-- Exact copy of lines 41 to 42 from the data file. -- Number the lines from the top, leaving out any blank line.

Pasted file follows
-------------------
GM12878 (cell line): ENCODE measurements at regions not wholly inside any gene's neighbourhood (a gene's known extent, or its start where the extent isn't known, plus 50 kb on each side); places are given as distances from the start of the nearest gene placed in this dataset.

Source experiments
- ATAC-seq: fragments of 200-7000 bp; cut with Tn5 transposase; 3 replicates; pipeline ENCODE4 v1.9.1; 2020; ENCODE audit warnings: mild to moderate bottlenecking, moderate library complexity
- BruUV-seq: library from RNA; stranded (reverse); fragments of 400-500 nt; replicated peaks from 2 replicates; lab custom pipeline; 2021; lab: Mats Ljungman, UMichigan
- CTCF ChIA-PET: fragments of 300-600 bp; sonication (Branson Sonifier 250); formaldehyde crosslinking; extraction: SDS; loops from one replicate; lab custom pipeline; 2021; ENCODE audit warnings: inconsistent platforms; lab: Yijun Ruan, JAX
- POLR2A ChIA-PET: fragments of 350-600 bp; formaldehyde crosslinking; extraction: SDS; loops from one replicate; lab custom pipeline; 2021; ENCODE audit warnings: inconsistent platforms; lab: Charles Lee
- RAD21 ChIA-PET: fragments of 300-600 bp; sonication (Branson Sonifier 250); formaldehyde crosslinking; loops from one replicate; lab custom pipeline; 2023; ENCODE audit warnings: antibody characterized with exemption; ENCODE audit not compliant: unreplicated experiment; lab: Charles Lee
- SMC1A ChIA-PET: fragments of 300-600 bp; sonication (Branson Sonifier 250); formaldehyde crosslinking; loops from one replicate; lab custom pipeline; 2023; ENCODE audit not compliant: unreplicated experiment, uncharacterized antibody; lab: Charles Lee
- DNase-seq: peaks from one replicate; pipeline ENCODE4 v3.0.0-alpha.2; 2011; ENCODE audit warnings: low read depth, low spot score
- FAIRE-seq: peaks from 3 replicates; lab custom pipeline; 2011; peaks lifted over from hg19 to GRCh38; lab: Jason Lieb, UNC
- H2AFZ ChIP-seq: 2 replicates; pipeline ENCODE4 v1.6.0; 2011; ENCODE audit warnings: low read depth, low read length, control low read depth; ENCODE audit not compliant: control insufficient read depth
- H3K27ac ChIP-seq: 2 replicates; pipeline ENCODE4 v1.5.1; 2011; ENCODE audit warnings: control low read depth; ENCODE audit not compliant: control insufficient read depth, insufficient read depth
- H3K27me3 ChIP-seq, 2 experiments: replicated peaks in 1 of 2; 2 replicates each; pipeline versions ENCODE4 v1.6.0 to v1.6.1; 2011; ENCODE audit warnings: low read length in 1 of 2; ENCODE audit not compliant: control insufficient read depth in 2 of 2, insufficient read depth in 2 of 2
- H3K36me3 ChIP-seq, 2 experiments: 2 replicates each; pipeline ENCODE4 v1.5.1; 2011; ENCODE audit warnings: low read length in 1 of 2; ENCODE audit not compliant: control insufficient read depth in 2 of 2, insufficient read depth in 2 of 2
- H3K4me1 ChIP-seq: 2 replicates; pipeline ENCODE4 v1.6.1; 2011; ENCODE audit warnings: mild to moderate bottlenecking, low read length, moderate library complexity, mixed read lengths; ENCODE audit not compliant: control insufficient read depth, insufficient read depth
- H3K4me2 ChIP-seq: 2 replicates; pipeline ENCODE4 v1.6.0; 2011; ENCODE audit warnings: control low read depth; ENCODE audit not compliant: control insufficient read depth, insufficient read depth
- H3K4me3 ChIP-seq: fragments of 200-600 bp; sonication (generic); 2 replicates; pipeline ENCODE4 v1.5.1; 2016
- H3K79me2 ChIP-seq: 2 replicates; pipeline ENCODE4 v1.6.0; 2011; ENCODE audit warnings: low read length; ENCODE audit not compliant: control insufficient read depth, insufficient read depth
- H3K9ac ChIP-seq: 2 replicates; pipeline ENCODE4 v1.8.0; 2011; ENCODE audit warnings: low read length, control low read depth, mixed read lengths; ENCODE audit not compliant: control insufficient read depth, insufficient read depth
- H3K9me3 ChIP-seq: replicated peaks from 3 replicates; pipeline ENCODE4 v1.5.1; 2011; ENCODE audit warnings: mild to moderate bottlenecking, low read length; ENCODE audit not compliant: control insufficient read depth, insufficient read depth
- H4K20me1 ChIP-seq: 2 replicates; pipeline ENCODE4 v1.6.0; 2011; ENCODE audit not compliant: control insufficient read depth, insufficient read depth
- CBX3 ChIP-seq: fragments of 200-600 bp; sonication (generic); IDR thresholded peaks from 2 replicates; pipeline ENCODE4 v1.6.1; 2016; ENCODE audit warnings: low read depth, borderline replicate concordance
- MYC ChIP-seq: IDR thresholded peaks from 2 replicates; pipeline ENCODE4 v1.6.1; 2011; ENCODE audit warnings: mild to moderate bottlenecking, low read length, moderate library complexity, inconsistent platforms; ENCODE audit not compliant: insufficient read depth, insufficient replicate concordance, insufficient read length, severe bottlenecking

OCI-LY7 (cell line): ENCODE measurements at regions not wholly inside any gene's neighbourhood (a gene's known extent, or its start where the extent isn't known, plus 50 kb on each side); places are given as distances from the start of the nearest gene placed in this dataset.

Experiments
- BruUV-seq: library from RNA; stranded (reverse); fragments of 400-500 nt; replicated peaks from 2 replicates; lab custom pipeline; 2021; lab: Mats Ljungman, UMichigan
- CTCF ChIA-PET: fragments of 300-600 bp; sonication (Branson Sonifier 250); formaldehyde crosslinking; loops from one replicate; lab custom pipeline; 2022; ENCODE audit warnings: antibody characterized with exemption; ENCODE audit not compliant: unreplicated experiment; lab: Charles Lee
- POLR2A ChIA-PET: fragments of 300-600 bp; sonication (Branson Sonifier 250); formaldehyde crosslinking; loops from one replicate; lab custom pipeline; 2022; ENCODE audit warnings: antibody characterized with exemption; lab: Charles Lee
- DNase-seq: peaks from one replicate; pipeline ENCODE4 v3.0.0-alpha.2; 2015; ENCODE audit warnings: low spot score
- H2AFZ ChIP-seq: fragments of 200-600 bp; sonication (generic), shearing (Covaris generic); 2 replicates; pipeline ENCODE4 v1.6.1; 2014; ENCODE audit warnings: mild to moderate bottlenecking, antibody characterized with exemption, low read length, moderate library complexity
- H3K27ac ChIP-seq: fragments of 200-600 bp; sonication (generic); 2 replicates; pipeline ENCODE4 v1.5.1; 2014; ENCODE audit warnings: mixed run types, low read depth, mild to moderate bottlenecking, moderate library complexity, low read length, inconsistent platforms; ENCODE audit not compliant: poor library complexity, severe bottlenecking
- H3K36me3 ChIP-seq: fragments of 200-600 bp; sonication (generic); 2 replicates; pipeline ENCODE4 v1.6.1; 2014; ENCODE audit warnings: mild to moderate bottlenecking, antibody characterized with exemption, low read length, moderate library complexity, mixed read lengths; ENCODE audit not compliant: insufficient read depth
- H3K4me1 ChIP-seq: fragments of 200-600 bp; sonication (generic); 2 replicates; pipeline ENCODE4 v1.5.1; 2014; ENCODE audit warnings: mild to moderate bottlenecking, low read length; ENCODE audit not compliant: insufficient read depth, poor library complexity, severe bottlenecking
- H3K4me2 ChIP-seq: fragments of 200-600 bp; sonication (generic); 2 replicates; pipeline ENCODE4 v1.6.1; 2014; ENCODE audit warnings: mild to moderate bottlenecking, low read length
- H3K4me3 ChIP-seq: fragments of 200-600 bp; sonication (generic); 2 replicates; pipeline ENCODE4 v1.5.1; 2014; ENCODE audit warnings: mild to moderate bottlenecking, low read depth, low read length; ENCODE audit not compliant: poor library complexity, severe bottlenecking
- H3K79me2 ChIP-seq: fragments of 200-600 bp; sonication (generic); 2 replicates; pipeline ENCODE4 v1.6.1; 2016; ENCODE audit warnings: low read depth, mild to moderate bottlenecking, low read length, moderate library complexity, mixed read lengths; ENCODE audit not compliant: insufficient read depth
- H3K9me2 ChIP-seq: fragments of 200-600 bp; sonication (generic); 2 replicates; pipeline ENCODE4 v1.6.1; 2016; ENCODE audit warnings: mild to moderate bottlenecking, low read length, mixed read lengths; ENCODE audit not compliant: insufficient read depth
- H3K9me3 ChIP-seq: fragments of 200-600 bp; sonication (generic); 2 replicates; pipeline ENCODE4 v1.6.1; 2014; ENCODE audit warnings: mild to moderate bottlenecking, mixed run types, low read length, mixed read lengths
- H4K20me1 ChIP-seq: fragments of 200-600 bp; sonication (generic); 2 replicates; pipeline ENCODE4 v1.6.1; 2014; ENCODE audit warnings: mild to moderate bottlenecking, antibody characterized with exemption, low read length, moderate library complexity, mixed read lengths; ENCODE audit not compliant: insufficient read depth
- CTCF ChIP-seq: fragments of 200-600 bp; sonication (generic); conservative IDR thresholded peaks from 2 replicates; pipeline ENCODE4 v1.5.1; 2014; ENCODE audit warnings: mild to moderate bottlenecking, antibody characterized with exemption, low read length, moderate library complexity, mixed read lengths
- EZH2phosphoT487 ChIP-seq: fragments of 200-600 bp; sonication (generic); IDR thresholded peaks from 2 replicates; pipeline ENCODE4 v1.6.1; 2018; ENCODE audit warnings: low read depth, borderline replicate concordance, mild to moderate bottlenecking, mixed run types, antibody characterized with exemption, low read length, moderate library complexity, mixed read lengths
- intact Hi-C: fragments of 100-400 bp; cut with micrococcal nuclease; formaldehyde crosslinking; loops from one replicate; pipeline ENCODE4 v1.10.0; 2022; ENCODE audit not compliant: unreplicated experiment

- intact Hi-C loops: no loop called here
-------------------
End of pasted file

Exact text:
- EZH2phosphoT487 ChIP-seq: fragments of 200-600 bp; sonication (generic); IDR thresholded peaks from 2 replicates; pipeline ENCODE4 v1.6.1; 2018; ENCODE audit warnings: low read depth, borderline replicate concordance, mild to moderate bottlenecking, mixed run types, antibody characterized with exemption, low read length, moderate library complexity, mixed read lengths
- intact Hi-C: fragments of 100-400 bp; cut with micrococcal nuclease; formaldehyde crosslinking; loops from one replicate; pipeline ENCODE4 v1.10.0; 2022; ENCODE audit not compliant: unreplicated experiment